Notoriously one of cinema’s most troubled behind-the-scenes sets, Francis Ford Coppola’s Apocalypse Now is a true Vietnam war epic in which production lasted over a year and went wildly over budget. The problems ranged from such expensive sets being destroyed by severe weather, to lead actor Martin Sheen having a mental breakdown on set, which led to a near-fatal heart attack. Though perhaps the film’s largest obstacle was the erratic behaviour of central actor Marlon Brando once production began in 1976.
The actor arrived on location in Manila extremely overweight, forcing Coppola to edit around the character and change his initial plan. Downplaying the actor’s weight by dressing him in black, focusing on his face and using shadows and silhouettes to make his character, Colonel Walter E. Kurtz, seem more mysterious. To add further issues to the production because of the actor’s weight, all prepared costumes had to be scrapped as Coppola expected Brando to arrive in a slim condition.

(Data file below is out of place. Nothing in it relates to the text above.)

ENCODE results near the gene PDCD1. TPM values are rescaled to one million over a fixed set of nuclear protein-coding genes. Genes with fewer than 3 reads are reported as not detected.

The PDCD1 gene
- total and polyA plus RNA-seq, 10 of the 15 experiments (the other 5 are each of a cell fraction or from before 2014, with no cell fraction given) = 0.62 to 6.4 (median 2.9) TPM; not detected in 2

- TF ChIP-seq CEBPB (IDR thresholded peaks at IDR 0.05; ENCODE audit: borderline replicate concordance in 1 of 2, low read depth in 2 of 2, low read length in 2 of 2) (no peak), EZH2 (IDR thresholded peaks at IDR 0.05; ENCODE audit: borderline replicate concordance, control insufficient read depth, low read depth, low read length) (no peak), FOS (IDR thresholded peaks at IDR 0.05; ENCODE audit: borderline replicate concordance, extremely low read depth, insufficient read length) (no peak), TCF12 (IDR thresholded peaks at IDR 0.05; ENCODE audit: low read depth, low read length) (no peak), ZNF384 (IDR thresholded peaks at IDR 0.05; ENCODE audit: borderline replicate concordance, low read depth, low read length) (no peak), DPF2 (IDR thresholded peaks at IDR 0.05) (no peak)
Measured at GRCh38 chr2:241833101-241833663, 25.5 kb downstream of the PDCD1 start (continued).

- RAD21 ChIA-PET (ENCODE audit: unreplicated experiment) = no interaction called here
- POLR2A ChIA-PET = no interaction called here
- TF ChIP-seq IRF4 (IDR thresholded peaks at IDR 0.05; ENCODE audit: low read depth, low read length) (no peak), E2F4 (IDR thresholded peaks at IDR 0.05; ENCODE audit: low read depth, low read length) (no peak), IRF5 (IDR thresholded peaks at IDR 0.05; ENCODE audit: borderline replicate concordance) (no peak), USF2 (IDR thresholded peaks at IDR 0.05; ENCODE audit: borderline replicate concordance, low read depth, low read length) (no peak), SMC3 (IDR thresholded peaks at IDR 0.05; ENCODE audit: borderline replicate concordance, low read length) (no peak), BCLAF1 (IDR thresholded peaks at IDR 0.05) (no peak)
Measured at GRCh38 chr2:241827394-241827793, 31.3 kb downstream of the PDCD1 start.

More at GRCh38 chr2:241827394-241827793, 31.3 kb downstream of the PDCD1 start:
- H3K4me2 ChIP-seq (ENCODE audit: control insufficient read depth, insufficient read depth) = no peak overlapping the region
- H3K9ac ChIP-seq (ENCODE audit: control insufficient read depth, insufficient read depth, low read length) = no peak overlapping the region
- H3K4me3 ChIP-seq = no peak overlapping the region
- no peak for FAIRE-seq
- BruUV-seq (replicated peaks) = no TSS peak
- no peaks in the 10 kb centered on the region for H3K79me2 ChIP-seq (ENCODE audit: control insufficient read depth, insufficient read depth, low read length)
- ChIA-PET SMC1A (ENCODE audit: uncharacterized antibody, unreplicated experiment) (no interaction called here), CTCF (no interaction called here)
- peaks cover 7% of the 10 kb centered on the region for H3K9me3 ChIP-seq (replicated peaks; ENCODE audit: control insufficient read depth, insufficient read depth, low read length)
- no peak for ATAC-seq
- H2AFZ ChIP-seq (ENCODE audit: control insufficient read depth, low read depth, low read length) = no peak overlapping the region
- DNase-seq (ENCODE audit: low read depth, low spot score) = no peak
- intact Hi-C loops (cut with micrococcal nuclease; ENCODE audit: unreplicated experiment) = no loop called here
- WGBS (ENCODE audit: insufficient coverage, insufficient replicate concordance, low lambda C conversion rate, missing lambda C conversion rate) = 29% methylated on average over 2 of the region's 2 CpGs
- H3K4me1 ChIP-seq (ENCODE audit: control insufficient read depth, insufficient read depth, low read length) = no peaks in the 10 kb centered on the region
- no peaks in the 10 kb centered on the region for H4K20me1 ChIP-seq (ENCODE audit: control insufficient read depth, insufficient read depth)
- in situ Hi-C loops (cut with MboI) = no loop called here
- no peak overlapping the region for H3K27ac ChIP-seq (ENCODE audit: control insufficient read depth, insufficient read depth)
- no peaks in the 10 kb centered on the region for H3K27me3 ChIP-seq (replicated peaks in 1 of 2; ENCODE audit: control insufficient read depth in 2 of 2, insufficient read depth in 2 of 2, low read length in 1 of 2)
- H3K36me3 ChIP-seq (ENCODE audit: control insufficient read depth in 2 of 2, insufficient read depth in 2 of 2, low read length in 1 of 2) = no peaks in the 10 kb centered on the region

An enigmatic figure, Marlon Brando was open in admitting that he did Apocalypse Now for the paycheck, with his specific contract stating that he would be paid ‘$3 million for four weeks of work on weekdays only’, and would not be required to ‘work past 5:30pm’. Reportedly, once Brando was eventually on-set and ready to perform, for the first four days of production the actor refused to show up, heading to Coppola’s trailer instead to discuss random topics and collect his acting fee.
Demonstrating just how difficult Marlon Brando proved to be, in conversation with Coppola regarding how Colonel Kurtz should be played, the actor rejected each of the director’s ideas, including his suggestion to follow the original book, Joseph Conrad’s Heart of Darkness, and shave Brando’s head. After much argument and disagreement, Brando reportedly said he would “sleep on it”, before showing up the next day with a shaved head, announcing that he’d read Conrad’s book and now agreed with Coppola.
The director described Brando’s presence on set, noting “he was like an irresponsible kid,” though spoke very fondly of the actor, announcing him a “genius in a class of his own”. Asked about Brando’s potential fear of the hefty performance at hand, the director commented: “Marlon was too interesting a man to be scared,” and observed that: “People say, ‘You got such a great performance out of the actor,’ but directors don’t do that. You’re just the coach”.
A larger-than-life figure, we may never get an actor like Marlon Brando ever again.